1749 - Mus. Doc. William Boyce.
Born in 1710; was educated at St. Paul's School, and was a chorister of St. Paul's, under Charles King. He was afterwards articled to Maurice Greene.
In 1734 he became Organist of Oxford Chapel, Vere Street, now St. Peter's. He was at this time a pupil of Dr. Pepusch, and had a wide reputation as a teacher of the harpsichord.
In 1736 he succeeded Keiway at St. Michael's, Cornhill, and was in the same year sworn in as composer to the Royal Chapel.
In 1737 he was appointed Conductor of the Three Choirs Festival. In 1749 the degree of Mus. Doc. was conferred on him, on the occasion of the installation of the Duke of Newcastle as Chancellor of the University of Cambridge, for which ceremony he composed music to Mason's Ode. On the following day an anthem by him, with orchestral accompaniments, was performed at St. Mary's Church as his exercise. In the same year he became Organist of All Hallows', Thames Street. In 1755 he succeeded Greene as Master of the King's Band, and Conductor of the Festival of the Sons of the Clergy.
He suffered all his life from deafness, and this increased so much, that in 1758 he retired to Kensington, where he occupied himself with editing his famous "Cathedral Music," the materials for which had been left him by Greene. The first volume was published in 1760.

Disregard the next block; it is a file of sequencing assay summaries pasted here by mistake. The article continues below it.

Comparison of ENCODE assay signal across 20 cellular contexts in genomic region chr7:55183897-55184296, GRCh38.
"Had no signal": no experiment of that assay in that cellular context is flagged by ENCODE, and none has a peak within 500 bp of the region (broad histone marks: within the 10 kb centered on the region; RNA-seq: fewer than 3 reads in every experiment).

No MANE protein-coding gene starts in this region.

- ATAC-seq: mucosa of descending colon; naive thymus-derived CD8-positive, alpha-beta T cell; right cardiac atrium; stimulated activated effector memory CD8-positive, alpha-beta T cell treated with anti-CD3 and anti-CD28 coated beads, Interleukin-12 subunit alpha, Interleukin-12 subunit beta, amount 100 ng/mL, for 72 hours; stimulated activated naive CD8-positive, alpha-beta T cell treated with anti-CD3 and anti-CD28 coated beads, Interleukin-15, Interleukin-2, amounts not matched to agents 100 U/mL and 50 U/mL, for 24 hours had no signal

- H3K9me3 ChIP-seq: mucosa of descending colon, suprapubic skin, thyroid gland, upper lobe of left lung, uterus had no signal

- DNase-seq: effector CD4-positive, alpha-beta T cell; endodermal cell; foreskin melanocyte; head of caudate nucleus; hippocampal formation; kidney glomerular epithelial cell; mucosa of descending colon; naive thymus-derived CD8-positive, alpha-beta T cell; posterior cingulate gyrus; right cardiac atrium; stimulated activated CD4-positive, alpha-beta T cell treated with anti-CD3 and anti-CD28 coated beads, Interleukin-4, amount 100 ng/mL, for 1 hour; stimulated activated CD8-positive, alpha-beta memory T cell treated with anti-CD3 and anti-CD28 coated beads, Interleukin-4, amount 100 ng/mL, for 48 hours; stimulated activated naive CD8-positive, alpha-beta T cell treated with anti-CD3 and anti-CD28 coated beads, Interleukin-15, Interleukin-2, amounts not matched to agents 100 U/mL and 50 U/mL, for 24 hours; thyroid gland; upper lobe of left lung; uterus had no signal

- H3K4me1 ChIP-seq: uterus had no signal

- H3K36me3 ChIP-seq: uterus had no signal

He died in 1779, and was buried under the dome of St. Paul's.
His compositions are very numerous, and take an important place in English music. His masque "Peleus and Thetis" was performed by the Philharmonic Society in 1734, his Oratorio "David's Lamentation over Saul and Jonathan" by the Apollo Society in 1736.
His best-known work is a serenata, "Solomon," composed in 1743. Among his other works are twelve Sonatas for two violins and cello, or harpsichord; "Lyra Britannica," a collection of songs and cantatas, in six volumes; several masques and operettas; a large number of Odes for the King's birthday and New-Year's Day are preserved in the Music School at Oxford; anthems and additional accompaniments to Shakespeare's plays. "Hearts of Oak" is one of his songs.

Extract: A short historical account of the degrees in music at Oxford and Cambridge.
(Williams, C. F. Abdy)